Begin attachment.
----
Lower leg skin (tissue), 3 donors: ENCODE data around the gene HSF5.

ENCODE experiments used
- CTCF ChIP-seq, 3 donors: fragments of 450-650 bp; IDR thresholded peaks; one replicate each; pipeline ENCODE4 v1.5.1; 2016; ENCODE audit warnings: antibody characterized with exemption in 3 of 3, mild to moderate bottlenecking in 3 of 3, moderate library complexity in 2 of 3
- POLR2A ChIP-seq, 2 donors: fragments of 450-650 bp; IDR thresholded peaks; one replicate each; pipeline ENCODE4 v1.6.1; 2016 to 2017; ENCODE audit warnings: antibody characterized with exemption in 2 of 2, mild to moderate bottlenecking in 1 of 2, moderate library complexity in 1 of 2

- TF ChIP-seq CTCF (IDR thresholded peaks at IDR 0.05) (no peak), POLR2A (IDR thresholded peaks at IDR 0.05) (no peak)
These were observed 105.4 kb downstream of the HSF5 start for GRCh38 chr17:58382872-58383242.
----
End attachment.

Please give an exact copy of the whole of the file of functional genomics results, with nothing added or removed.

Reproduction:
Lower leg skin (tissue), 3 donors: ENCODE data around the gene HSF5.

ENCODE experiments used
- CTCF ChIP-seq, 3 donors: fragments of 450-650 bp; IDR thresholded peaks; one replicate each; pipeline ENCODE4 v1.5.1; 2016; ENCODE audit warnings: antibody characterized with exemption in 3 of 3, mild to moderate bottlenecking in 3 of 3, moderate library complexity in 2 of 3
- POLR2A ChIP-seq, 2 donors: fragments of 450-650 bp; IDR thresholded peaks; one replicate each; pipeline ENCODE4 v1.6.1; 2016 to 2017; ENCODE audit warnings: antibody characterized with exemption in 2 of 2, mild to moderate bottlenecking in 1 of 2, moderate library complexity in 1 of 2

- TF ChIP-seq CTCF (IDR thresholded peaks at IDR 0.05) (no peak), POLR2A (IDR thresholded peaks at IDR 0.05) (no peak)
These were observed 105.4 kb downstream of the HSF5 start for GRCh38 chr17:58382872-58383242.